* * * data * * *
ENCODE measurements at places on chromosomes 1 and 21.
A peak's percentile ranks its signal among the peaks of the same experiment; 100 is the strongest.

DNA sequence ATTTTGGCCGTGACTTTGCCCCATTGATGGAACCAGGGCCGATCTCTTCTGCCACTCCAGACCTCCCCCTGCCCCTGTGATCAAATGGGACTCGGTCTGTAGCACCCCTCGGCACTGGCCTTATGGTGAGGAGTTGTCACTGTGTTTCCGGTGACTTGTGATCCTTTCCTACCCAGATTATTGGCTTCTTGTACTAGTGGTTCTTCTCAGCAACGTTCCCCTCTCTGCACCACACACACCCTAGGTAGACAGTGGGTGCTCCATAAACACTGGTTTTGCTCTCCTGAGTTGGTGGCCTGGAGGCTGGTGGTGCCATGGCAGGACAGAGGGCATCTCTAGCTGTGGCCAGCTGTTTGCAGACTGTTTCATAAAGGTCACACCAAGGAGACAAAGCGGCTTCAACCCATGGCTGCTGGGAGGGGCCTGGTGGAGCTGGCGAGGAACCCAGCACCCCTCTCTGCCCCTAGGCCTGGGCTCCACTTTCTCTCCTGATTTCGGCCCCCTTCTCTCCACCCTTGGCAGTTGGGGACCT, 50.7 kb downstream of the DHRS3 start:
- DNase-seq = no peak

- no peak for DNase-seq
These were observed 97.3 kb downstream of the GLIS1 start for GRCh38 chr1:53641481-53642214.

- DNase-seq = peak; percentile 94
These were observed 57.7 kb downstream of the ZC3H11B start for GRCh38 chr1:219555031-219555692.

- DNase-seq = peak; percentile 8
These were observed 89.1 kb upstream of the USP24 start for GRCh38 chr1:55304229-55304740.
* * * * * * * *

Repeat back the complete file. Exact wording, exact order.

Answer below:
ENCODE measurements at places on chromosomes 1 and 21.
A peak's percentile ranks its signal among the peaks of the same experiment; 100 is the strongest.

DNA sequence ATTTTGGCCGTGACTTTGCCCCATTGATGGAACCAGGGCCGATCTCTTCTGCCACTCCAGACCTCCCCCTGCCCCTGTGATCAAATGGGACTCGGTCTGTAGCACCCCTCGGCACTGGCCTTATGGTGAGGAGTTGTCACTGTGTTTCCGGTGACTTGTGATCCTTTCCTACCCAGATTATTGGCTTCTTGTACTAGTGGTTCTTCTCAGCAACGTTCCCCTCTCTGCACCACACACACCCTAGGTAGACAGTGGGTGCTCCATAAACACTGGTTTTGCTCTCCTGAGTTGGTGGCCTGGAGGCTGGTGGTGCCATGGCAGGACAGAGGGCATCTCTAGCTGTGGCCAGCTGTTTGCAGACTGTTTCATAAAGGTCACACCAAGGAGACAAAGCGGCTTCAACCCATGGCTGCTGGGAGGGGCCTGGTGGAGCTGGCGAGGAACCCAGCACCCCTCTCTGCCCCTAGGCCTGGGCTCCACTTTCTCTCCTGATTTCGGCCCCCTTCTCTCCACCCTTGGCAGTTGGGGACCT, 50.7 kb downstream of the DHRS3 start:
- DNase-seq = no peak

- no peak for DNase-seq
These were observed 97.3 kb downstream of the GLIS1 start for GRCh38 chr1:53641481-53642214.

- DNase-seq = peak; percentile 94
These were observed 57.7 kb downstream of the ZC3H11B start for GRCh38 chr1:219555031-219555692.

- DNase-seq = peak; percentile 8
These were observed 89.1 kb upstream of the USP24 start for GRCh38 chr1:55304229-55304740.